Probability Distribution - Definition
If you still have questions or prefer to get help directly from an agent, please submit a request.
We’ll get back to you as soon as possible.
- Marketing, Advertising, Sales & PR
- Accounting, Taxation, and Reporting
- Professionalism & Career Development
Law, Transactions, & Risk Management
Government, Legal System, Administrative Law, & Constitutional Law Legal Disputes - Civil & Criminal Law Agency Law HR, Employment, Labor, & Discrimination Business Entities, Corporate Governance & Ownership Business Transactions, Antitrust, & Securities Law Real Estate, Personal, & Intellectual Property Commercial Law: Contract, Payments, Security Interests, & Bankruptcy Consumer Protection Insurance & Risk Management Immigration Law Environmental Protection Law Inheritance, Estates, and Trusts
- Business Management & Operations
- Economics, Finance, & Analytics
Probability Distribution Definition
A probability distribution is a mathematical and statistical theory that describes the likelihood of the occurrence of the possible values of a random variable. A probability distribution assigns or plots the possible values of a variable based on the likelihood of their occurrence and whether the occurrence is minimum or maximum. To plot possible values using probability distribution, there are some critical factors that must be considered such as standard deviation, average, normal distribution, bell curve, and others. There are normal distributions used in obtaining the likely occurrence of the possible values that a random variable can take or assume. The normal distribution or bell curve is the most commonly used. Before a probability distribution can be done, the statistician or mathematician must be versed with the random variables available, all the possible outcomes each of the random variables can assume as well as the probability of the outcomes occurring. Also, generating data for probability distribution determines where a possible value should be plotted.
A Little More on What is a Probability Distribution
The major types of probability distributions are;
- Normal distribution: The normal distribution is the most basic form of distribution that occurs naturally in scenarios. It is otherwise called the bell curve, it is a continuous probability distribution that occurs in statistics and used in natural situations. The normal distribution occurs when the possible outcomes or distributions of random variables are not known.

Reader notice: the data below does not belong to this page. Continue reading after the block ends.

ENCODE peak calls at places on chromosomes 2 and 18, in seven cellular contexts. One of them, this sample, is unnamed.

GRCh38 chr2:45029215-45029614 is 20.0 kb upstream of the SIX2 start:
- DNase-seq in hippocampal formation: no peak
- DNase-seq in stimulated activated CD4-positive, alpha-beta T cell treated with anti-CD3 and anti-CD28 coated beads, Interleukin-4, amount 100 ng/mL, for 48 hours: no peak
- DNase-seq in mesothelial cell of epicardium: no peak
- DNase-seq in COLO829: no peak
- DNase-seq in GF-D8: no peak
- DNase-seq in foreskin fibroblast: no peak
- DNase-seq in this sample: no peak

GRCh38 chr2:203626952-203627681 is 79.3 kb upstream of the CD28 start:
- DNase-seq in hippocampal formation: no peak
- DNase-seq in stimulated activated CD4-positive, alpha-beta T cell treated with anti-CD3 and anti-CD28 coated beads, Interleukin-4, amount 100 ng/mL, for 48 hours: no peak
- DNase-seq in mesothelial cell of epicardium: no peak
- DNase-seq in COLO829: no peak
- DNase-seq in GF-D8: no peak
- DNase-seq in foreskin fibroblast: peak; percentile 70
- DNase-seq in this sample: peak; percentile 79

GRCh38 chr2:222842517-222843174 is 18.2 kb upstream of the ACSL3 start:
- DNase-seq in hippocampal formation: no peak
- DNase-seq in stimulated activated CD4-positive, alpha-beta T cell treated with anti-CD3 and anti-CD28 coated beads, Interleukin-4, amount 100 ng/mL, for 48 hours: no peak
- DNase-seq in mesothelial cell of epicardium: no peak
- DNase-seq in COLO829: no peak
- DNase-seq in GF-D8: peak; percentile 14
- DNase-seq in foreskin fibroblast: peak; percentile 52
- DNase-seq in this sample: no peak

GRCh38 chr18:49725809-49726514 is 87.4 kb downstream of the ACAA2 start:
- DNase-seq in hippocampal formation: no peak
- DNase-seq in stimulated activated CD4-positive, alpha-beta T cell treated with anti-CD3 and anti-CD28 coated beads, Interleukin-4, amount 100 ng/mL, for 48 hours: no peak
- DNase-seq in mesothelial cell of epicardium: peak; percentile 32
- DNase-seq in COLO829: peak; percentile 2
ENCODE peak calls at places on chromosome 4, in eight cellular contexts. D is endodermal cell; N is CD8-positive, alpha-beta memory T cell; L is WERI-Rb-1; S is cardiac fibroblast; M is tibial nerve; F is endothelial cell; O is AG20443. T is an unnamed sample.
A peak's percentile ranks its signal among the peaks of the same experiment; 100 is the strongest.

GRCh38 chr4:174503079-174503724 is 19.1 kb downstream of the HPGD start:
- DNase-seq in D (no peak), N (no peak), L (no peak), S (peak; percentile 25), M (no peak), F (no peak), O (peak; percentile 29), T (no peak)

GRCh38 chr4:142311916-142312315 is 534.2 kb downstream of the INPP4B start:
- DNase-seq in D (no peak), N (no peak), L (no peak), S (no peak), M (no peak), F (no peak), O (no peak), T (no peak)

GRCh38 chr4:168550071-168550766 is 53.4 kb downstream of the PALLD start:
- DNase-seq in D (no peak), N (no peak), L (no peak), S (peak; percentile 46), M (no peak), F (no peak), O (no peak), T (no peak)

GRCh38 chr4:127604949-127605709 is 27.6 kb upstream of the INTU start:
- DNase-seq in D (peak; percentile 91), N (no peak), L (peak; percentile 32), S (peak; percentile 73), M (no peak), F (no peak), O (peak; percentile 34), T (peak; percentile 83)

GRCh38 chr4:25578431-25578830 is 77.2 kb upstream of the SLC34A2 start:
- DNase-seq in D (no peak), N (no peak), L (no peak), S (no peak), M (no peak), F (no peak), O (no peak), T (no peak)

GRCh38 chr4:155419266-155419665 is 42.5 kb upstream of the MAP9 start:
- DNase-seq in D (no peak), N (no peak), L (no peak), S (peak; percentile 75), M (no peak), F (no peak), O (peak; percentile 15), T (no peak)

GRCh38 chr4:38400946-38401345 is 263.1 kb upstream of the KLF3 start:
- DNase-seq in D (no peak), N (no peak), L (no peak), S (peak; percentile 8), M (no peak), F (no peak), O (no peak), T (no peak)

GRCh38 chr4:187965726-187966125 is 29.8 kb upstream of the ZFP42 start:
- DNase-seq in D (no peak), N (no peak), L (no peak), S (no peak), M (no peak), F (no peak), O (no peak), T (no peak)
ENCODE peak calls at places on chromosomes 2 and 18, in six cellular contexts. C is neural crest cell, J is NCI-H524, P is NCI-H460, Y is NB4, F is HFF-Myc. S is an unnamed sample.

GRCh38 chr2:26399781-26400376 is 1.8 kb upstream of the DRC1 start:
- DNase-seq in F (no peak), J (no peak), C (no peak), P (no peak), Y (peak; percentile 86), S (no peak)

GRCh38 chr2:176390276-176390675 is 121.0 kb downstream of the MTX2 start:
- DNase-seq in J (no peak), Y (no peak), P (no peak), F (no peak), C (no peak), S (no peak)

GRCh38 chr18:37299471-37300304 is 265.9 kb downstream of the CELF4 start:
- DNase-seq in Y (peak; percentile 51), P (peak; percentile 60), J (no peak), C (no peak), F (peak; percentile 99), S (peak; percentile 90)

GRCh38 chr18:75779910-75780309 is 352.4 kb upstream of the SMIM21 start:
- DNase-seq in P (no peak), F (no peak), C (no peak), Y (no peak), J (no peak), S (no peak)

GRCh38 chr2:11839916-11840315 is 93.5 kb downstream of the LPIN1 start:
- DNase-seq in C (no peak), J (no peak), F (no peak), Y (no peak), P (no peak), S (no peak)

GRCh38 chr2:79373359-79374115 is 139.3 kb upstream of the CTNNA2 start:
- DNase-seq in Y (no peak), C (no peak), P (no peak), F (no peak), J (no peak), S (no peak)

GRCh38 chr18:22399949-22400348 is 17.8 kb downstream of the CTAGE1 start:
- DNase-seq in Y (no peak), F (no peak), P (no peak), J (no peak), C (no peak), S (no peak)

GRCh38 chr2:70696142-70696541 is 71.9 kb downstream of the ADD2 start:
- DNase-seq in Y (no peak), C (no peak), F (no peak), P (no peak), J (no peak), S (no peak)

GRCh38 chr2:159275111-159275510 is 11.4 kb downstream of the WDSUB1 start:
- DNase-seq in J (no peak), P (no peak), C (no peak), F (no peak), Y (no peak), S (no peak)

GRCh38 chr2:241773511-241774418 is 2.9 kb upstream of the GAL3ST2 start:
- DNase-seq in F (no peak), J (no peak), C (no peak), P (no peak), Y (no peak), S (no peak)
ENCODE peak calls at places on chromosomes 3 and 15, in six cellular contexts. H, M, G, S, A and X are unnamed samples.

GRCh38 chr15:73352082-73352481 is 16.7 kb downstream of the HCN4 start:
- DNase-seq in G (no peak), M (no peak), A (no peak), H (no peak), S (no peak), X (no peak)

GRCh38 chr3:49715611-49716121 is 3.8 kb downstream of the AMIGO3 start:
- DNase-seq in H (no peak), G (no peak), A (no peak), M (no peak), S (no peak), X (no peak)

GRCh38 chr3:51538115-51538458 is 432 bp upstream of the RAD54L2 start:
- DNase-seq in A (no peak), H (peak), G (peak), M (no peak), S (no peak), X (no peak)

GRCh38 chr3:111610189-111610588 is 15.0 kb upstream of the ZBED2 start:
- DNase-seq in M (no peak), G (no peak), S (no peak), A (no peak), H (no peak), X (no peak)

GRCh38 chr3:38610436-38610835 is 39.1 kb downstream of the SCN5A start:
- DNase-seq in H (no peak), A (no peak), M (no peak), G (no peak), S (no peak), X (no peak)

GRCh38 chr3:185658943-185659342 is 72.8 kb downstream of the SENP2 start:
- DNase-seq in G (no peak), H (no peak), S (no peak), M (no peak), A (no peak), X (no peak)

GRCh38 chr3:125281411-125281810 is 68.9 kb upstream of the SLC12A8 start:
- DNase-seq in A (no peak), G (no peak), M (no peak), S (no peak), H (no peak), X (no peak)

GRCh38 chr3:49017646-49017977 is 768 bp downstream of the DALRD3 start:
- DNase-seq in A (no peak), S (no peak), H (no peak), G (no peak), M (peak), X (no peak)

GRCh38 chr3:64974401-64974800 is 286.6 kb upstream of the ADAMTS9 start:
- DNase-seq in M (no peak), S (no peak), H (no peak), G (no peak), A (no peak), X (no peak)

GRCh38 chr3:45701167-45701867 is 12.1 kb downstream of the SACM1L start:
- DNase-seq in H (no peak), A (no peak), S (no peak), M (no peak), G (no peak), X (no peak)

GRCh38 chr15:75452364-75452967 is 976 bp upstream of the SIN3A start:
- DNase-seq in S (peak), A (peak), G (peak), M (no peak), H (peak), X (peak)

- Chi-square distribution: This type of probability distribution is used when comparing two independent variables. Chi-square distribution refers to the distribution of a sum of squares of independent standard normal random variables.
- Poisson distribution: The Poisson distribution is a type of distribution that determines the possibility of a number of outcomes occurring during a fixed space of time given that the events or random variables occur independently of the previous event. The Poisson distribution was developed by Simeon Denis Poisson, a French mathematician.
- Binomial distribution: Just like the Poisson distribution, the Binomial distribution is also a discrete probability distribution. This distribution expresses the possibility of an outcome of random variables or independent events using a polar question pattern or through a yes/no question.
Of all the forms of distribution, the normal distribution is the most used as it occurs in engineering, finance, statistics, science and investing.
Probability Distributions Used in Investing
A critical field where probability distributions are mostly used is in the investment space. Given that investment can have either a positive or negative return, investors often seek to precisely predict the outcome of a given investment in order to know what investment position to take. Despite that, it is a wide held belief the stock returns and investment returns take the form of the normal distribution, investors and market analysts maintain that are expressed in kurtosis to a large extent. Risk managers also pay attention to probability distribution so as to know the likely amount of losses and gains associated with an investment portfolio.
References for Probability Distribution
https://en.wikipedia.org/wiki/Probability_distributionhttps://stattrek.com/probability-distributions/probability-distribution.aspxhttps://statisticsbyjim.com Bloghttps://towardsdatascience.com/probability-concepts-explained-probability-distributio...https://www.investopedia.com Investing Financial Analysis